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A Rough and Ready Romeo and Juliet : FICTION : THE FLAMING CORSAGE. By William Kennedy (Viking: $23.95, 209 pp.)

July 14, 1996|Lisa Meyer | Lisa Meyer is a writer living in Princeton, N.J., who is working on a collection of interviews with writers entitled "Literary Mirrors."

The end of a century often evokes images of the end of time. In the face of such an imagined apocalypse, some people begin to change, questioning the ways in which they have lived. Others are adamant about staying the same. In the turmoil, new categories are born.

In his new novel, "The Flaming Corsage," William Kennedy appropriately chooses the turn of the 20th century as the setting for his exploration of people who stand on thresholds. His two main characters don't fit into traditional categories. They stand on doorsills because society has no room for them.

Katrina Taylor's sexual passions push her from the constrictions of turn-of-the-century feminine etiquette, and Edward Daugherty's privileged education and artistic talent lift him out of the working class, but not quite into the upper class. In both cases, their freedom challenges the permanency of society's gender and class divisions.

Like all of Kennedy's novels, "The Flaming Corsage" takes place in Albany, N.Y. The book expands on a story that appeared in two of Kennedy's earlier novels, "Billy Phelan's Greatest Game" and his Pulitzer Prize-winning "Ironweed." Like William Faulkner, Kennedy has created a fictional world that he reenters at a different angle with each new work. His themes, however, remain the same. In this, his seventh novel, Kennedy once again dissects human vice, bigotry, politics, sexual desire and survival. His fiction never fails to engage both our emotions and our minds.

"The Flaming Corsage" opens with an apocalypse, a murder-suicide dubbed the "Love Nest Killings"--a 1908 scandal of sex, jealousy and revenge. The narrative is a hodgepodge of different times, mediums and points of view that revolve around this incident. As Kennedy allows us to learn why a man shoots his wife and her lover and then kills himself, we investigate the ways in which people are trapped inside their societies.

On a basic level, "The Flaming Corsage" is Kennedy's rendition of Romeo and Juliet. Societies are built on rules, and, by marrying, Katrina and Edward break the laws governing their respective worlds. Katrina is born into a patrician Dutch family, while Edward is the son of working-class immigrants. Neither set of parents wants them to marry.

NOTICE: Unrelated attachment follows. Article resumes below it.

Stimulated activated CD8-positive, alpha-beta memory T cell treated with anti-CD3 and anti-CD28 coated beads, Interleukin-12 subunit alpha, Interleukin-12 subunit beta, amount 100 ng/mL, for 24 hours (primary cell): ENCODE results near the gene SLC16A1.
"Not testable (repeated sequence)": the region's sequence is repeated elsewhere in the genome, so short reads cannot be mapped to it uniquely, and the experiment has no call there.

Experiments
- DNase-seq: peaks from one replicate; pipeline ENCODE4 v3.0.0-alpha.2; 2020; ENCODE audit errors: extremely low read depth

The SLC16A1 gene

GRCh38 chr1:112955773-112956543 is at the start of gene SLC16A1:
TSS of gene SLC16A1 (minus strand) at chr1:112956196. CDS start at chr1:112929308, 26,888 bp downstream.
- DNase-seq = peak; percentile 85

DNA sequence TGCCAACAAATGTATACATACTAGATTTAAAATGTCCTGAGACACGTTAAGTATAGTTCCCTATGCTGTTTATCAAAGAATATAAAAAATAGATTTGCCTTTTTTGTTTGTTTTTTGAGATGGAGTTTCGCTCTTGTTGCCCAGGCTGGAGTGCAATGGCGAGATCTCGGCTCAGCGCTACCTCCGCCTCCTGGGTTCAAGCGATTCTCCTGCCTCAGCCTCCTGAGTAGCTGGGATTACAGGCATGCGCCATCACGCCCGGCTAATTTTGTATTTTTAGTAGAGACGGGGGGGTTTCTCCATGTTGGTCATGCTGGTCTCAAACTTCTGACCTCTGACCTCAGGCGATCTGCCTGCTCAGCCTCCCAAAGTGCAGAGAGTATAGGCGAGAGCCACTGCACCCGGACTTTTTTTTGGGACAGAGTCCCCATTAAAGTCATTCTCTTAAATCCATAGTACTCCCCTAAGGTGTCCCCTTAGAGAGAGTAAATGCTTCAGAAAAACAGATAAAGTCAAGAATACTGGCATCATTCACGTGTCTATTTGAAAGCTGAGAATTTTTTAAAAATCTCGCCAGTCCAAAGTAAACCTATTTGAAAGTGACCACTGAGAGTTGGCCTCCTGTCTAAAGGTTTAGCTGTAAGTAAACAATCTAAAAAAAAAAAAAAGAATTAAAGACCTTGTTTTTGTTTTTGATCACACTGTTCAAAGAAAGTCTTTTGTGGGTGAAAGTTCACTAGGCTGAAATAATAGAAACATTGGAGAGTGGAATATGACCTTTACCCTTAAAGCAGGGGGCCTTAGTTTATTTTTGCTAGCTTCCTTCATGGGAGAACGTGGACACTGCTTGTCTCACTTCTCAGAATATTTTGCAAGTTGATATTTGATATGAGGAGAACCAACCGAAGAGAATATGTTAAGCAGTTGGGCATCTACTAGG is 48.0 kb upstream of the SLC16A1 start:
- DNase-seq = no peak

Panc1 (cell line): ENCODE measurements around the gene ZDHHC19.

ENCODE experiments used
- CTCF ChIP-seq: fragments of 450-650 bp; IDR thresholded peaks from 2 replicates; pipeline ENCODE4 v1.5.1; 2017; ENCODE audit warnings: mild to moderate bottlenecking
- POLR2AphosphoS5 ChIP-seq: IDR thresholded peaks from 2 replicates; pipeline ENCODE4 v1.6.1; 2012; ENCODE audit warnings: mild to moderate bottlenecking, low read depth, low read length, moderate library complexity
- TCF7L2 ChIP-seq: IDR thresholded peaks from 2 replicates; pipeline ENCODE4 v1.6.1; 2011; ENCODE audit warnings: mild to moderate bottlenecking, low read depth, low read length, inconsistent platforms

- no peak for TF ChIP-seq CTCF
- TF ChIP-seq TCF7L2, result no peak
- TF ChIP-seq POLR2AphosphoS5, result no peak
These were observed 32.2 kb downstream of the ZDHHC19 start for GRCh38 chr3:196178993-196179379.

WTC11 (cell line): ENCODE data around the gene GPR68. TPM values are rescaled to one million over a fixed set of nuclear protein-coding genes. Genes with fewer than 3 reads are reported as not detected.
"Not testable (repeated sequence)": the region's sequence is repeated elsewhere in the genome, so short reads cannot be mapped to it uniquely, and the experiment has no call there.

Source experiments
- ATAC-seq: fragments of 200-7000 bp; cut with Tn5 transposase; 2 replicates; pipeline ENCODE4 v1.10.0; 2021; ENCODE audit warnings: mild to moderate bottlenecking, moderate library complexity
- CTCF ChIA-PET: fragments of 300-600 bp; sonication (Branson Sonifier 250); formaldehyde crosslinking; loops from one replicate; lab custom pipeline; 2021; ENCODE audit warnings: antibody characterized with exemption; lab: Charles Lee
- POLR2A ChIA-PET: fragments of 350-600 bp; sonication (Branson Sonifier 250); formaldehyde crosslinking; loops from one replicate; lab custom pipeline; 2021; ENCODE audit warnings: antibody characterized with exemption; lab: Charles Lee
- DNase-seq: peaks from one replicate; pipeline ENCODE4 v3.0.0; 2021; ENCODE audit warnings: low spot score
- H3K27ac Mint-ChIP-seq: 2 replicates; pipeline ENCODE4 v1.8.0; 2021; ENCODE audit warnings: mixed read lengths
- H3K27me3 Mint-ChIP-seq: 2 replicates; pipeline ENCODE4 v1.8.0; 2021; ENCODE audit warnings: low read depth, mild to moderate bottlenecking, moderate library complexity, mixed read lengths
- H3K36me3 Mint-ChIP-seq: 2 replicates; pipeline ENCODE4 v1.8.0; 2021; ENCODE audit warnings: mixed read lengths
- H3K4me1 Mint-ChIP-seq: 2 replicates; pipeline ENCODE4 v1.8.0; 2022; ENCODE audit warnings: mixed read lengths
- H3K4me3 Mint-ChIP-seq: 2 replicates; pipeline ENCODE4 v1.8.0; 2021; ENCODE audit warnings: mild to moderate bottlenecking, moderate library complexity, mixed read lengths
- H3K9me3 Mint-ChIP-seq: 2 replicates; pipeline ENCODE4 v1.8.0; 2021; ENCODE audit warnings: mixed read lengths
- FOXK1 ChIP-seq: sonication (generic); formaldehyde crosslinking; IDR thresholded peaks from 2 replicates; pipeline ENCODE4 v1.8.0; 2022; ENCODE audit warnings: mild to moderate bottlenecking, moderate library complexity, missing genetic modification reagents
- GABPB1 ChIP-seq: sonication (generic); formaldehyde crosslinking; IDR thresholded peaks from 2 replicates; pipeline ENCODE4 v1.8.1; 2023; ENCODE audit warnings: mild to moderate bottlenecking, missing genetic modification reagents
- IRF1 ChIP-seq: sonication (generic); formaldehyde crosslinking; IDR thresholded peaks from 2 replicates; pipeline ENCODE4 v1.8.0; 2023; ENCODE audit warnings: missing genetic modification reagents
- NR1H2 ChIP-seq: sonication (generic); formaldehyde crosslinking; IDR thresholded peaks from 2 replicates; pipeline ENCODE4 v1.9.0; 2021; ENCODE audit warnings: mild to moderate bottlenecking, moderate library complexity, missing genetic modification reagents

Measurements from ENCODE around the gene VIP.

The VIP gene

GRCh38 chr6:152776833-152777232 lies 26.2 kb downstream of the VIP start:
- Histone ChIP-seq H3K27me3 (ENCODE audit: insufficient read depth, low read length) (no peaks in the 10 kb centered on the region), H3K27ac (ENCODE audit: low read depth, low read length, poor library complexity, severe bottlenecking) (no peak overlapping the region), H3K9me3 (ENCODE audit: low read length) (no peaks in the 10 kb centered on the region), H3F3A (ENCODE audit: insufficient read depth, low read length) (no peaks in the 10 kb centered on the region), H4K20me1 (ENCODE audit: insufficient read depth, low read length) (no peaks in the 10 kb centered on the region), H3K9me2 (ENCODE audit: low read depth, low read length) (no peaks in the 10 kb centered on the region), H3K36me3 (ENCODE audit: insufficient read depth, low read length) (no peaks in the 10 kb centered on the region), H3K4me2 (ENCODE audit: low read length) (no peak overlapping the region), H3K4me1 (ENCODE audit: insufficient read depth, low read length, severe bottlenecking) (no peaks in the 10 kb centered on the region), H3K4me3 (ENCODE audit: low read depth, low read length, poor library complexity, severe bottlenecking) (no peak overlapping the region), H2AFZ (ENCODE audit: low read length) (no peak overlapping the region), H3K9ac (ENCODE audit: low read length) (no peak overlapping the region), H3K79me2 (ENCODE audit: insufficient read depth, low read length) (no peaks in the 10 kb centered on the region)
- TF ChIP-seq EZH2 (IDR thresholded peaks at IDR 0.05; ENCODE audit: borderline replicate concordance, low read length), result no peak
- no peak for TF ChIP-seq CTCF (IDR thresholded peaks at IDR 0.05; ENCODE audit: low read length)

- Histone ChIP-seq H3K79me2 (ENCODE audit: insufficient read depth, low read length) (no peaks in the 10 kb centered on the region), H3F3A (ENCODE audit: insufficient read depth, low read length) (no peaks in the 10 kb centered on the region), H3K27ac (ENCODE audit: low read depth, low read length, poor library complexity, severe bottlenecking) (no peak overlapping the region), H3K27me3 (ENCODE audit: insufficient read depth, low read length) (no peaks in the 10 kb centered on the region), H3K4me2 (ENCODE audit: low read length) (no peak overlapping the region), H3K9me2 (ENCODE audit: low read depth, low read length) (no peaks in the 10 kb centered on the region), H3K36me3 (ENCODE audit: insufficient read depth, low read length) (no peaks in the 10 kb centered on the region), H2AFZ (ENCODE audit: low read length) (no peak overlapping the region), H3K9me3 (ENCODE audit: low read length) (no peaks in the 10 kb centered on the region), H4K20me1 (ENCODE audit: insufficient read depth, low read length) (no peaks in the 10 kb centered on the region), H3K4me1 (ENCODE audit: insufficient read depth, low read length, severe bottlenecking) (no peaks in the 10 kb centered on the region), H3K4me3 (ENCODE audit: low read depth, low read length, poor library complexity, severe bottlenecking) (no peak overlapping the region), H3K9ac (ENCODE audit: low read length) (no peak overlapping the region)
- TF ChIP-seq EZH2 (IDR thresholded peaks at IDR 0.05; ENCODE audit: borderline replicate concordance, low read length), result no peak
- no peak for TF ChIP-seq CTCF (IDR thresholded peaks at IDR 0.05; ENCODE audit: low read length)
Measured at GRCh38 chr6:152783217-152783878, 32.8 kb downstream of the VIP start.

Tensions rise when Edward risks the stability of his marriage to Katrina for the sake of his art. He writes a play parodying Katrina's father, and she and her father take offense. Ultimately rebuffed by his wife, Edward takes a lover.

Meanwhile, he must defend himself against an old friend's revenge. As a boy, Edward had a benefactor; his father's rich employer brought Edward into his house and enrolled him in the town's best school. As a young man, Edward left newspaper reporting to become a playwright. Born in the poor section of town, Edward now lives among the rich. But unlike Edward, his friend Thomas Magnin can't escape the working class.

Thomas envies Edward's money, marriage and success. A newspaper reporter and whore master, he could be seen as Edward's dispossessed brother. In Kennedy's world, a man's social position is defined by the type of women with whom he can publicly claim to have had sex. So Thomas, enacting his own poetic justice, uses women as his weapons in a vengeful attack on Edward.

In "The Flaming Corsage," Kennedy highlights the turn-of-the-century conventions that forced women to base their self-worth solely on their sexual appeal. Yet he seems to offer an exception in Katrina's case: She is not only beautiful but also fiercely independent and intelligent. Sexual desire is her religion: "I do what I think I should do, so I can become what I feel I must be," she says.

Such a value system both sustains and destroys her, as well as those she loves. Living as if each day is her last, Katrina is a seraph and a voluptuary--a hybrid that transcends both the everyday world and the divine. Yet her power lacks application in the everyday world, reinforcing the social pigeonhole for women that Kennedy lays bare.

"The Flaming Corsage" explores both the perpetuation and the transcendence of classism and sexism as well as how those two "isms" intersect. The novel also suggests that art is an "ism." Edward writes plays in a futile effort to give meaning to his life. His play "The Flaming Corsage" is a neat version of his chaotic relationship with Katrina, and Kennedy's novel portrays this chaos. At the end, however, we don't know just how the murder-suicide came about. Lies mix with truths to create a murky reality.

And that's the difference between art and life, Kennedy suggests. While Edward's play has a resolution, there is something unresolved in this novel, as there is in life, in language and in characters who stand on thresholds of great change. Kennedy brilliantly captures one of these moments. Mystery breeds vitality, and "The Flaming Corsage" is a complex and engaging puzzle. It refuses to be solved.

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